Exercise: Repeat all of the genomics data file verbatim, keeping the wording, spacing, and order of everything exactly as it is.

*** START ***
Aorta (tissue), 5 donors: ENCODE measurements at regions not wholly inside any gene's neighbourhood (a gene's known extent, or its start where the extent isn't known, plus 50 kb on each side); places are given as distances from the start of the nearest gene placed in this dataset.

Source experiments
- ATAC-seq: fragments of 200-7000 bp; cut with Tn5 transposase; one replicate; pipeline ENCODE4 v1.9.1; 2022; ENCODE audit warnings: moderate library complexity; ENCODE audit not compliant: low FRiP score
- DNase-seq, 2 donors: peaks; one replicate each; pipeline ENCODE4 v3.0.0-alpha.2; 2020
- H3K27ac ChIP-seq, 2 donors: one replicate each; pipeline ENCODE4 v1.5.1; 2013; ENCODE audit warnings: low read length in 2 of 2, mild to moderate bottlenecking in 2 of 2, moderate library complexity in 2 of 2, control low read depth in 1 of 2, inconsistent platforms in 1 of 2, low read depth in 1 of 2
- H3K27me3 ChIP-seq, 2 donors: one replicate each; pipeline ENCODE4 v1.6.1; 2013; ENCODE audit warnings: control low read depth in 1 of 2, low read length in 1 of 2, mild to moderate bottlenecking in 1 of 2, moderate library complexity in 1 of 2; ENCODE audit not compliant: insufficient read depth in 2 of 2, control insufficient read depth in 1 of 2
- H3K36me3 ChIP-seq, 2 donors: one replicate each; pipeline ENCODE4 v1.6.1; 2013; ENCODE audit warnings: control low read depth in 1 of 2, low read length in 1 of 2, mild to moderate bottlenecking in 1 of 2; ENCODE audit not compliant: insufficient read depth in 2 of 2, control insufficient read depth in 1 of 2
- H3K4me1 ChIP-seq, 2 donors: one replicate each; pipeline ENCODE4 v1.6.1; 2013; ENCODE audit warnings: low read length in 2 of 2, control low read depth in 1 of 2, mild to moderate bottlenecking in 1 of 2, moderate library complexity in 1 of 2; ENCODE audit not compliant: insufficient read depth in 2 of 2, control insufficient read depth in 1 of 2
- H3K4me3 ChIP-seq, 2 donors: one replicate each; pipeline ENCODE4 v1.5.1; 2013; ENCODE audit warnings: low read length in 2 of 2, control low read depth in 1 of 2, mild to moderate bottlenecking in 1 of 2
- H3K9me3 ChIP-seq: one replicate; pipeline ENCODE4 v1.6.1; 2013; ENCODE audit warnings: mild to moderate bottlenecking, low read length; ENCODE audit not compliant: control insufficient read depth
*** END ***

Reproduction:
Aorta (tissue), 5 donors: ENCODE measurements at regions not wholly inside any gene's neighbourhood (a gene's known extent, or its start where the extent isn't known, plus 50 kb on each side); places are given as distances from the start of the nearest gene placed in this dataset.

Source experiments
- ATAC-seq: fragments of 200-7000 bp; cut with Tn5 transposase; one replicate; pipeline ENCODE4 v1.9.1; 2022; ENCODE audit warnings: moderate library complexity; ENCODE audit not compliant: low FRiP score
- DNase-seq, 2 donors: peaks; one replicate each; pipeline ENCODE4 v3.0.0-alpha.2; 2020
- H3K27ac ChIP-seq, 2 donors: one replicate each; pipeline ENCODE4 v1.5.1; 2013; ENCODE audit warnings: low read length in 2 of 2, mild to moderate bottlenecking in 2 of 2, moderate library complexity in 2 of 2, control low read depth in 1 of 2, inconsistent platforms in 1 of 2, low read depth in 1 of 2
- H3K27me3 ChIP-seq, 2 donors: one replicate each; pipeline ENCODE4 v1.6.1; 2013; ENCODE audit warnings: control low read depth in 1 of 2, low read length in 1 of 2, mild to moderate bottlenecking in 1 of 2, moderate library complexity in 1 of 2; ENCODE audit not compliant: insufficient read depth in 2 of 2, control insufficient read depth in 1 of 2
- H3K36me3 ChIP-seq, 2 donors: one replicate each; pipeline ENCODE4 v1.6.1; 2013; ENCODE audit warnings: control low read depth in 1 of 2, low read length in 1 of 2, mild to moderate bottlenecking in 1 of 2; ENCODE audit not compliant: insufficient read depth in 2 of 2, control insufficient read depth in 1 of 2
- H3K4me1 ChIP-seq, 2 donors: one replicate each; pipeline ENCODE4 v1.6.1; 2013; ENCODE audit warnings: low read length in 2 of 2, control low read depth in 1 of 2, mild to moderate bottlenecking in 1 of 2, moderate library complexity in 1 of 2; ENCODE audit not compliant: insufficient read depth in 2 of 2, control insufficient read depth in 1 of 2
- H3K4me3 ChIP-seq, 2 donors: one replicate each; pipeline ENCODE4 v1.5.1; 2013; ENCODE audit warnings: low read length in 2 of 2, control low read depth in 1 of 2, mild to moderate bottlenecking in 1 of 2
- H3K9me3 ChIP-seq: one replicate; pipeline ENCODE4 v1.6.1; 2013; ENCODE audit warnings: mild to moderate bottlenecking, low read length; ENCODE audit not compliant: control insufficient read depth